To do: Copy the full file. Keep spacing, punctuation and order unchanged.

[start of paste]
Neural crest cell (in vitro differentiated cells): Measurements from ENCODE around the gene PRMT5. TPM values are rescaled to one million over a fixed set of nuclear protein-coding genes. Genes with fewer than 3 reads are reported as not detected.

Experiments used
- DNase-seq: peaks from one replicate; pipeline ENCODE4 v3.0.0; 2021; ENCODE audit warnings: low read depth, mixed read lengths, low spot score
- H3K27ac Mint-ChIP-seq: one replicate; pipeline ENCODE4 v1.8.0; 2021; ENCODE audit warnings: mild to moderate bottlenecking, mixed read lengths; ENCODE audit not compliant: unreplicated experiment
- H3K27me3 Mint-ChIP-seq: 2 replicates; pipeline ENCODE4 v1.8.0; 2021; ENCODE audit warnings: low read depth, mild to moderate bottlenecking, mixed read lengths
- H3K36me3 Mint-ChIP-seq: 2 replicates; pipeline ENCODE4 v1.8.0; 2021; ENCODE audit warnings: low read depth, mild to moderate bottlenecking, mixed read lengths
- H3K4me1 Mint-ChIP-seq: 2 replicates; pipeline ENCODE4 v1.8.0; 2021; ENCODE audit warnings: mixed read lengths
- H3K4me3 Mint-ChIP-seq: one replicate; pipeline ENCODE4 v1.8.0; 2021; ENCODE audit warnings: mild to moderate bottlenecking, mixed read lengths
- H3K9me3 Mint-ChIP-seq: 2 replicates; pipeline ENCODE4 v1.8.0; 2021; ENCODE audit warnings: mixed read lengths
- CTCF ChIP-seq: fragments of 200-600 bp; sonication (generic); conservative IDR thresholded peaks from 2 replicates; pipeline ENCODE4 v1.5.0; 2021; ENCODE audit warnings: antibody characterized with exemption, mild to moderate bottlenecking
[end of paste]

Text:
Neural crest cell (in vitro differentiated cells): Measurements from ENCODE around the gene PRMT5. TPM values are rescaled to one million over a fixed set of nuclear protein-coding genes. Genes with fewer than 3 reads are reported as not detected.

Experiments used
- DNase-seq: peaks from one replicate; pipeline ENCODE4 v3.0.0; 2021; ENCODE audit warnings: low read depth, mixed read lengths, low spot score
- H3K27ac Mint-ChIP-seq: one replicate; pipeline ENCODE4 v1.8.0; 2021; ENCODE audit warnings: mild to moderate bottlenecking, mixed read lengths; ENCODE audit not compliant: unreplicated experiment
- H3K27me3 Mint-ChIP-seq: 2 replicates; pipeline ENCODE4 v1.8.0; 2021; ENCODE audit warnings: low read depth, mild to moderate bottlenecking, mixed read lengths
- H3K36me3 Mint-ChIP-seq: 2 replicates; pipeline ENCODE4 v1.8.0; 2021; ENCODE audit warnings: low read depth, mild to moderate bottlenecking, mixed read lengths
- H3K4me1 Mint-ChIP-seq: 2 replicates; pipeline ENCODE4 v1.8.0; 2021; ENCODE audit warnings: mixed read lengths
- H3K4me3 Mint-ChIP-seq: one replicate; pipeline ENCODE4 v1.8.0; 2021; ENCODE audit warnings: mild to moderate bottlenecking, mixed read lengths
- H3K9me3 Mint-ChIP-seq: 2 replicates; pipeline ENCODE4 v1.8.0; 2021; ENCODE audit warnings: mixed read lengths
- CTCF ChIP-seq: fragments of 200-600 bp; sonication (generic); conservative IDR thresholded peaks from 2 replicates; pipeline ENCODE4 v1.5.0; 2021; ENCODE audit warnings: antibody characterized with exemption, mild to moderate bottlenecking